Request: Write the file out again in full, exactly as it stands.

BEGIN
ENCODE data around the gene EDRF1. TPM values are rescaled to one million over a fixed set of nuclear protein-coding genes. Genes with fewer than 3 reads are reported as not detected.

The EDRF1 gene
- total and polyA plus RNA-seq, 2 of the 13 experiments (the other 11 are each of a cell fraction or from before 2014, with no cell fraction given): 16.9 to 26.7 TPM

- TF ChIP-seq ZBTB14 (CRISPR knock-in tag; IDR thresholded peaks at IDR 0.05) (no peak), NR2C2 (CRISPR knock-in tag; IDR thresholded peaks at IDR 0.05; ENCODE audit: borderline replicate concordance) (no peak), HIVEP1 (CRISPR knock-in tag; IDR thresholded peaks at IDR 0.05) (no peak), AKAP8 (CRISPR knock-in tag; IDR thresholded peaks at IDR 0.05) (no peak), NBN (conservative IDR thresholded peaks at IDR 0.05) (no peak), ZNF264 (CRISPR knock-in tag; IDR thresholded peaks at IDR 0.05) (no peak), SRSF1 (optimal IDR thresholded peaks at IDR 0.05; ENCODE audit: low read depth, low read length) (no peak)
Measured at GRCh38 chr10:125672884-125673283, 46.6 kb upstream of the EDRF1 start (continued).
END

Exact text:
ENCODE data around the gene EDRF1. TPM values are rescaled to one million over a fixed set of nuclear protein-coding genes. Genes with fewer than 3 reads are reported as not detected.

The EDRF1 gene
- total and polyA plus RNA-seq, 2 of the 13 experiments (the other 11 are each of a cell fraction or from before 2014, with no cell fraction given): 16.9 to 26.7 TPM

- TF ChIP-seq ZBTB14 (CRISPR knock-in tag; IDR thresholded peaks at IDR 0.05) (no peak), NR2C2 (CRISPR knock-in tag; IDR thresholded peaks at IDR 0.05; ENCODE audit: borderline replicate concordance) (no peak), HIVEP1 (CRISPR knock-in tag; IDR thresholded peaks at IDR 0.05) (no peak), AKAP8 (CRISPR knock-in tag; IDR thresholded peaks at IDR 0.05) (no peak), NBN (conservative IDR thresholded peaks at IDR 0.05) (no peak), ZNF264 (CRISPR knock-in tag; IDR thresholded peaks at IDR 0.05) (no peak), SRSF1 (optimal IDR thresholded peaks at IDR 0.05; ENCODE audit: low read depth, low read length) (no peak)
Measured at GRCh38 chr10:125672884-125673283, 46.6 kb upstream of the EDRF1 start (continued).